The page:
Gracie Abrams is not an artist who shies away from painful truths. No, she pours her heartache into her music. With her debut EP “minor” (2020), Abrams introduced the world to her poetic lyricism and innate storytelling abilities with hits like “I miss you, I’m sorry” and “21.” A year later, she followed up with her second EP “This Is What It Feels Like” (2021), accompanied by her first tour, where avid fans could see the rising star live. Now, Abrams has graced the world with her debut album “Good Riddance” (2023), which is her most intimate and reflective work thus far, though it falls short due to repetition and a lack of creativity.
When it came to her first album, Abrams combined forces with Grammy-winning writer and producer Aaron Dessner. Dessner previously worked with one of Abrams’ personal idols, Taylor Swift, on her albums “folklore” (2020) and “evermore” (2020), and there are many notable lyrical and sonic similarities between the three albums.
The strength of “Good Riddance” lies in the lyrics and anecdotal stories told through them. Abrams wears her heart on her sleeve and details the struggles of young adolescent love, something that is highly relatable to her audience, which includes many teenagers. In her songs, she sings about falling in love and, mainly, the struggle of being in love with someone you know is not healthy for you. Heartbreaking lyrics like “What am I supposed to do / When you used to be my lifeline?” in “This is what the drugs are for” and “Pulled the knife out of my back, it was right where you left it / But you aimed kinda perfect, I’ll give you the credit” in “I should hate you” exemplify Abrams’ ability to translate her intense emotions into impressive lyrics.
The singles from the album — “Difficult,” “Where do we go now?,” “Amelie” and “I know it won’t work” — are by far the strongest lyrically and sonically. “Difficult” emulates the same energy as her previous single “21,” while “Where do we go now?” has the best bridge of her entire discography. “Amelie” is a dreamy, acoustic track that allows Abrams’ vocals and haunting lyrics to take center stage. “I know it won’t work” rivals “Amelie” as the lyrically strongest track on the album. In an interview with Billboard, Abrams explained that the former was one of the songs that hurt the most to write, saying, “the ease at which a lot of the words came out was the painful part because a lot of what was said in the songs wasn’t said directly to the person [they’re about],” which likely explains why the song feels so raw and poignant.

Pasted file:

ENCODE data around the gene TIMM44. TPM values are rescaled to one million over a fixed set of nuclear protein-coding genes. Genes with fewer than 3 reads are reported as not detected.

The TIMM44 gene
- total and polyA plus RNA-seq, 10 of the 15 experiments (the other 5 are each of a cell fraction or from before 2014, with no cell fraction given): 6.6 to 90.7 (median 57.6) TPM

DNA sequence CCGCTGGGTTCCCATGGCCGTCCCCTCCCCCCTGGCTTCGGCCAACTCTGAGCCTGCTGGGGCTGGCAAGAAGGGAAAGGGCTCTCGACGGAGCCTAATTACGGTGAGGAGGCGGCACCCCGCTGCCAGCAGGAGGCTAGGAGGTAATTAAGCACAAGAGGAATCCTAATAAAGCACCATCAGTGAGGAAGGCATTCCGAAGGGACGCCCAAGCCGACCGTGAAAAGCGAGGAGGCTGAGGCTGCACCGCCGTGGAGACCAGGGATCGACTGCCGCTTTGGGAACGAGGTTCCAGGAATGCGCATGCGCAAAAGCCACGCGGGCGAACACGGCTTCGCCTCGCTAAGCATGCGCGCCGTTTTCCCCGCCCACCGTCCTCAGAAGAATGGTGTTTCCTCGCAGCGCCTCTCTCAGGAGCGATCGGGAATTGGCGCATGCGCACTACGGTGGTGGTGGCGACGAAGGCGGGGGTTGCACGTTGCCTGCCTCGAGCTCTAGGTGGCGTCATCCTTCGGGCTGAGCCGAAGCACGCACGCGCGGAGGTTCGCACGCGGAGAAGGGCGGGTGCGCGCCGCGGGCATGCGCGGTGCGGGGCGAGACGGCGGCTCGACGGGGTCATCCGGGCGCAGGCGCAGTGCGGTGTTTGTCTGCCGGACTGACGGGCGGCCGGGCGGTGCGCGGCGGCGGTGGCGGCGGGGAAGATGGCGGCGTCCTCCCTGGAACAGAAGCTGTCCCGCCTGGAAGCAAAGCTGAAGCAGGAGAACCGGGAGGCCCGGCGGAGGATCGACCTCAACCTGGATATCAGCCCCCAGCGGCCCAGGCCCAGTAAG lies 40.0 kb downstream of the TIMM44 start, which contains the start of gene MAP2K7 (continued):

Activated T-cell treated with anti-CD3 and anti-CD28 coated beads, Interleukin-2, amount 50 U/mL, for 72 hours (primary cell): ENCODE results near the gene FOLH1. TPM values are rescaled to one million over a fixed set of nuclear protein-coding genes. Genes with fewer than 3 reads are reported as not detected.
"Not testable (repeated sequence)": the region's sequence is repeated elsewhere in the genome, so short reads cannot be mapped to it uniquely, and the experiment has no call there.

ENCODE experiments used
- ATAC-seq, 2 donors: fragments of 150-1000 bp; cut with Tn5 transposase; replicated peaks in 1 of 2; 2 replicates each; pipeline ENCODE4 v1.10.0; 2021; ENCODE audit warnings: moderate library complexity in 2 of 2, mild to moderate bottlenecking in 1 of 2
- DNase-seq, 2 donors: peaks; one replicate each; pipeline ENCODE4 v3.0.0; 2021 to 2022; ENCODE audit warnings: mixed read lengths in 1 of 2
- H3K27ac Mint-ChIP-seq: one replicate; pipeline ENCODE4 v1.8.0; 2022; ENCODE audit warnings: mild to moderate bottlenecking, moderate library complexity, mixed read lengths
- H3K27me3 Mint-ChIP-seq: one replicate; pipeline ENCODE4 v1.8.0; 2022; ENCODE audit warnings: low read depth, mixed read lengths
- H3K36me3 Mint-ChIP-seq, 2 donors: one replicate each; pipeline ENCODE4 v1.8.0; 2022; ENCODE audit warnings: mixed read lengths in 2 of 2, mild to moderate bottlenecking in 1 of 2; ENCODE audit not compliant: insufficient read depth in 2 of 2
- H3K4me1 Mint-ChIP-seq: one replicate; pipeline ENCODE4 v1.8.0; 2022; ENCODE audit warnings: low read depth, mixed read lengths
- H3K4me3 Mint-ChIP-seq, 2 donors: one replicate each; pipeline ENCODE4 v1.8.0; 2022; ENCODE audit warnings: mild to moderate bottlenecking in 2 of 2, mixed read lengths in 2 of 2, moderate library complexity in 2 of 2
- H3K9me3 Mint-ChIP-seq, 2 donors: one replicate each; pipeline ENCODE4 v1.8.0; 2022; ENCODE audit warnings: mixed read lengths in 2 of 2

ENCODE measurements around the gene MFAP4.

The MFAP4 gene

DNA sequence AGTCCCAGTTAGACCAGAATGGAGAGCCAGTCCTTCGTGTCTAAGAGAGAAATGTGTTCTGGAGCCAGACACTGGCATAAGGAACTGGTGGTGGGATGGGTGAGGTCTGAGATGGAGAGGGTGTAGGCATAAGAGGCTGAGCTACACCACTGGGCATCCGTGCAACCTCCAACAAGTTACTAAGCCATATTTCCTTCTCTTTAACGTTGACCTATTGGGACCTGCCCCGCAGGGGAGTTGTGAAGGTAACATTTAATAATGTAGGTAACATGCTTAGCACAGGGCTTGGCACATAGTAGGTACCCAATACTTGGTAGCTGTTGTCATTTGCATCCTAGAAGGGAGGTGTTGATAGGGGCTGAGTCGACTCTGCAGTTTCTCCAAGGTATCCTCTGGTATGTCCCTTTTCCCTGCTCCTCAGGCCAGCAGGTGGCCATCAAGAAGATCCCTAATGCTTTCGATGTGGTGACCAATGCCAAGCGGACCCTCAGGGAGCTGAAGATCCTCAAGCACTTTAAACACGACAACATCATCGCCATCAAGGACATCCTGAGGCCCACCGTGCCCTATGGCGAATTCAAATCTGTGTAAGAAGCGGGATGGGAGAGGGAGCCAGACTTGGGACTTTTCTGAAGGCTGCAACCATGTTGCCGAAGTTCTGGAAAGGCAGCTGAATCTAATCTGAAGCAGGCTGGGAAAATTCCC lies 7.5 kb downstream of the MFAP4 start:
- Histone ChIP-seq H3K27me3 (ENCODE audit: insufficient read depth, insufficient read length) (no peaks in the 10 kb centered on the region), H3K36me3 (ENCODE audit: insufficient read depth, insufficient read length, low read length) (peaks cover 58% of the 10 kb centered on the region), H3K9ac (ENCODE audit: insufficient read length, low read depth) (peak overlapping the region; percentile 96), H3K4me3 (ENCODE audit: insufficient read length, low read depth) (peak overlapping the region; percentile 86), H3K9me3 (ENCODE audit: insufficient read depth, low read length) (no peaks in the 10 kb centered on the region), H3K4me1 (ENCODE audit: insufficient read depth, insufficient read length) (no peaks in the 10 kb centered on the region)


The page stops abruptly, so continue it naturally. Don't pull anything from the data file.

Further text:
Though the album is strong for a debut, Abrams falls short sonically by falling into a repetitious pattern. Many of the songs can be categorized as the typical ‘sad girl’ music trope, featuring lo-fi synths, acoustic instrumentals and an almost whispery way of singing. This is not necessarily a bad thing; people like sad music, as seen in Abrams’ over 8 million monthly Spotify listeners. However, after 12 tracks, it can become a tad repetitive — though, as seen in “I know it won’t work” and “Difficult,” not all of the songs fit that ‘sad girl’ stereotype. Still, the vast majority do. While listening to the album, there are times that you crave a bit more angst and you wish Abrams would scream the lyrics, as opposed to whispering them with a guitar.
Anyone who has seen Abrams live knows she is capable of performing songs beyond piano ballads and acoustic guitars. As seen in her cover of “Dancing on My Own,” which she performed at festivals this past summer, Abrams is more than able to take an uptempo song and bring out her inner rock star. This talent, however, has never been seen on her albums as she too often sticks to the basics. Unlike some similar artists like Olivia Rodrigo — who combined ‘sad girl’ music like “traitor” and “enough for you” with more pop-rock tracks like “jealousy, jealousy” and “good 4 you” on her 2021 album “Sour” — Abrams’ album feels like too much of the same and lacks sonic experimentation and creativity.
“Good Riddance” is a solid debut album and Abrams’ songwriting abilities at a mere 23 years old prove that she is a talent the industry should keep its eyes on. Though the album can feel monotonous, the songs are still wonderful and highlight her misty, romantic vocals. Maybe with time, Abrams will branch out beyond her typical music style — even her non-album single “Mess It Up” shows her ability to write a killer pop song beyond whisper-pop — but perhaps that is something she is saving for her sophomore album.
It has been a delight to watch Abrams evolve from a teenager posting songs from her bedroom on Instagram to a widely recognized artist who is not only leading her own tour but will be joining Taylor Swift for the Eras Tour. With every single, EP, and now album, Abrams has matured and her songs have continuously proven her abilities as a young artist. While “Good Riddance” will likely leave you wanting more, maybe that is a good thing. Maybe that just means you will keep an ear out for her next releases.